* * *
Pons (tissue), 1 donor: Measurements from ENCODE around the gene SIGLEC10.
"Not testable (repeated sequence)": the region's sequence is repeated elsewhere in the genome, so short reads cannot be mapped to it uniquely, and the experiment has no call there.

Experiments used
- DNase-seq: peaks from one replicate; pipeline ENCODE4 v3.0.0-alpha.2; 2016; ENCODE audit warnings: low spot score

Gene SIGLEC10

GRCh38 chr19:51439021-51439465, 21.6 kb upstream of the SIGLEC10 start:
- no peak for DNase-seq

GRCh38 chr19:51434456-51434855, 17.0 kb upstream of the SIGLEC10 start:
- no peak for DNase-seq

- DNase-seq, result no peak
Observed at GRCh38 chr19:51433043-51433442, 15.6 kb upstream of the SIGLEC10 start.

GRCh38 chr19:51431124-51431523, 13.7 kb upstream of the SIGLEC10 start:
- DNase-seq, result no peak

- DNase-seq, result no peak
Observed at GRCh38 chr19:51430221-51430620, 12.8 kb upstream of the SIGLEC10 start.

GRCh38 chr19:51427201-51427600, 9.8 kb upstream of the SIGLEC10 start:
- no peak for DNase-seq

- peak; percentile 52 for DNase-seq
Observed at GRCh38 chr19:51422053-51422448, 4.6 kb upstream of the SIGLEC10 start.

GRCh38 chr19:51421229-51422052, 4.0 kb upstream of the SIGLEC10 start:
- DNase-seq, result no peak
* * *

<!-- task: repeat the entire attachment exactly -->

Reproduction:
Pons (tissue), 1 donor: Measurements from ENCODE around the gene SIGLEC10.
"Not testable (repeated sequence)": the region's sequence is repeated elsewhere in the genome, so short reads cannot be mapped to it uniquely, and the experiment has no call there.

Experiments used
- DNase-seq: peaks from one replicate; pipeline ENCODE4 v3.0.0-alpha.2; 2016; ENCODE audit warnings: low spot score

Gene SIGLEC10

GRCh38 chr19:51439021-51439465, 21.6 kb upstream of the SIGLEC10 start:
- no peak for DNase-seq

GRCh38 chr19:51434456-51434855, 17.0 kb upstream of the SIGLEC10 start:
- no peak for DNase-seq

- DNase-seq, result no peak
Observed at GRCh38 chr19:51433043-51433442, 15.6 kb upstream of the SIGLEC10 start.

GRCh38 chr19:51431124-51431523, 13.7 kb upstream of the SIGLEC10 start:
- DNase-seq, result no peak

- DNase-seq, result no peak
Observed at GRCh38 chr19:51430221-51430620, 12.8 kb upstream of the SIGLEC10 start.

GRCh38 chr19:51427201-51427600, 9.8 kb upstream of the SIGLEC10 start:
- no peak for DNase-seq

- peak; percentile 52 for DNase-seq
Observed at GRCh38 chr19:51422053-51422448, 4.6 kb upstream of the SIGLEC10 start.

GRCh38 chr19:51421229-51422052, 4.0 kb upstream of the SIGLEC10 start:
- DNase-seq, result no peak